Practical new 3D printing resin optimized for visible light
One method of 3D printing involves selectively exposing liquid resin to ultraviolet (UV) light, causing that resin to harden into a solid. Now, scientists have developed a new resin that works with safer, more energy-efficient visible light.
Although it is already possible to use visible light on photosensitive resins, the hardening process is quite slow, making it impractical for real-world use. UV light works much quicker, but its energy requirements – and thus its costs – are significantly higher.
Additionally, excessive amounts of UV light may harm biological tissue. This means that it can't be used in the bioprinting of tissue that contains living cells, or for printing structures within the human body.
UV light also doesn't penetrate as far into resin as does visible light, plus it scatters more.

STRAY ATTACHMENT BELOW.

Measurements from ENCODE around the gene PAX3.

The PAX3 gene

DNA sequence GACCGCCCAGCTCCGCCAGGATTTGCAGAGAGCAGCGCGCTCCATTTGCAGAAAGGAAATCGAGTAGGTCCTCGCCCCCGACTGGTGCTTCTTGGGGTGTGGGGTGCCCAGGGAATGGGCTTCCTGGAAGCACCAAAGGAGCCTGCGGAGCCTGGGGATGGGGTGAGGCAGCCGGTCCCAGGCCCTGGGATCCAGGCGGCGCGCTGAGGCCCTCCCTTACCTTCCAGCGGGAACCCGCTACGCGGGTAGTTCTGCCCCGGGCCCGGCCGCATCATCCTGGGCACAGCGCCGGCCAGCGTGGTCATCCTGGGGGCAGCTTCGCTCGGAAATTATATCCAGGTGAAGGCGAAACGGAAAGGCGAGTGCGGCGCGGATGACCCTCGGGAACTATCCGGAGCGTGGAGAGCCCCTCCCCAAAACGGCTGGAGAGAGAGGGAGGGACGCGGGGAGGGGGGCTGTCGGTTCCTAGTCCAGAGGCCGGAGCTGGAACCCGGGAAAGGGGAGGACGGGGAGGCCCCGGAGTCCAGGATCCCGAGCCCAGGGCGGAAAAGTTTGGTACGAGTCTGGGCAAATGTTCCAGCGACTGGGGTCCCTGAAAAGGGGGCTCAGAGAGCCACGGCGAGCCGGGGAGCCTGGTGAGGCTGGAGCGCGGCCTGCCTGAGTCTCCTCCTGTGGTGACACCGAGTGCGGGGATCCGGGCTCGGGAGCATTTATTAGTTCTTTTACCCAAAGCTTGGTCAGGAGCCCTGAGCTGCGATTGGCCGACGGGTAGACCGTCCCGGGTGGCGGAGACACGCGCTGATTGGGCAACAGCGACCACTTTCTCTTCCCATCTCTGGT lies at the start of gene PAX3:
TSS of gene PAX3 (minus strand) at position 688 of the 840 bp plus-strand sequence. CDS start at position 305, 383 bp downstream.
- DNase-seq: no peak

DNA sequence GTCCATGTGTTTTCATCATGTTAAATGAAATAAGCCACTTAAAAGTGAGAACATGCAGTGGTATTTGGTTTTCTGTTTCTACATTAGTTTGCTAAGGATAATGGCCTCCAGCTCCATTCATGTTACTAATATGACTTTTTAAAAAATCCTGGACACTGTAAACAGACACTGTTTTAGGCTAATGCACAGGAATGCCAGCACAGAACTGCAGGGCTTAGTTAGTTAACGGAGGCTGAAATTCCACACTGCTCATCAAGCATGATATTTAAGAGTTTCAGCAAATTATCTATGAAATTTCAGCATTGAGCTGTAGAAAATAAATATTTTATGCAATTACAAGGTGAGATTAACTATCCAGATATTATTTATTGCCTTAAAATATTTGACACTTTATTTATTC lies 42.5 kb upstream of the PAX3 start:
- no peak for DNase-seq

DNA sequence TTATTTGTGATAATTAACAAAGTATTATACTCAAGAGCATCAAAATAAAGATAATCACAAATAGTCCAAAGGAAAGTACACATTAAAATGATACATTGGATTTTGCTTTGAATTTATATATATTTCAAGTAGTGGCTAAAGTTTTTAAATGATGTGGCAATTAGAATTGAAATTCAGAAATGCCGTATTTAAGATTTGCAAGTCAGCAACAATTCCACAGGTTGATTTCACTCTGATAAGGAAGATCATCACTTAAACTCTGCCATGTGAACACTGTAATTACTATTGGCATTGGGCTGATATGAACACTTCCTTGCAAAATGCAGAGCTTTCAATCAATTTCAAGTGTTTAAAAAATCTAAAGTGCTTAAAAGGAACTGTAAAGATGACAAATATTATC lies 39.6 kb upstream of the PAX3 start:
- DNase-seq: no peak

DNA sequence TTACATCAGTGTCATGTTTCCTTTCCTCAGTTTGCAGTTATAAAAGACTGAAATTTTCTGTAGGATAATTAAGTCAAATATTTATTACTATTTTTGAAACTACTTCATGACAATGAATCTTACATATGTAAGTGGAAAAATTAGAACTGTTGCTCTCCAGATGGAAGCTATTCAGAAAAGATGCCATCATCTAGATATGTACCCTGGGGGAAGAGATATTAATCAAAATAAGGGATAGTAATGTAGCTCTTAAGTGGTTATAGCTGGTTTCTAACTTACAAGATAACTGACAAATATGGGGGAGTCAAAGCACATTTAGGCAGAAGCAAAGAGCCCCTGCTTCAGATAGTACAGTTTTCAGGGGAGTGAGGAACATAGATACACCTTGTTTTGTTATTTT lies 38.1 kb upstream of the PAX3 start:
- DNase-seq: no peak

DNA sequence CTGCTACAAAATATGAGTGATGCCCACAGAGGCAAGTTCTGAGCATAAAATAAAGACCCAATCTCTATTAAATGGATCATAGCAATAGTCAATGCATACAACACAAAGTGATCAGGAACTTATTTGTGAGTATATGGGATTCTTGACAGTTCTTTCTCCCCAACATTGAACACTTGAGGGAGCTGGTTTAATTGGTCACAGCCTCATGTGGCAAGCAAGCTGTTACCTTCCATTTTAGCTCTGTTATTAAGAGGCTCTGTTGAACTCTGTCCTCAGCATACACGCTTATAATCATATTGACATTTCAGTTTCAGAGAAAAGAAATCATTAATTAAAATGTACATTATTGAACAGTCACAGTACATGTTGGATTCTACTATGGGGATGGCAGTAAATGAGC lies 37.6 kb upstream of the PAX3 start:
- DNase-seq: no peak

With these limitations in mind, researchers from the University of Texas at Austin have developed a new resin that is made up of elements including a monomer, a photoredox catalyst (PRC), two co-initiators and an opaquing agent.
The PRC absorbs visible light from LEDs on the printer, prompting the transfer of electrons between the co-initiators. This in turn causes the monomer to polymerize (harden). The opaquing agent helps confine the process to the areas exposed to the light, improving the printing resolution.
In lab tests, the scientists were able to print mechanically uniform stiff and soft objects, with features smaller than 100 micrometers (a micrometer is one one-millionth of a meter).
At 1.8 inches (46 mm) per hour, the fastest print speed was relatively practical for small items, but still less than half the maximum UV light printing speed. That said, the figure could reportedly be improved by boosting the intensity of the visible light, or by adding additional compounds to the resin.
A paper on the research was recently published in the journal ACS Central Science.
Source: American Chemical Society via EurekAlert
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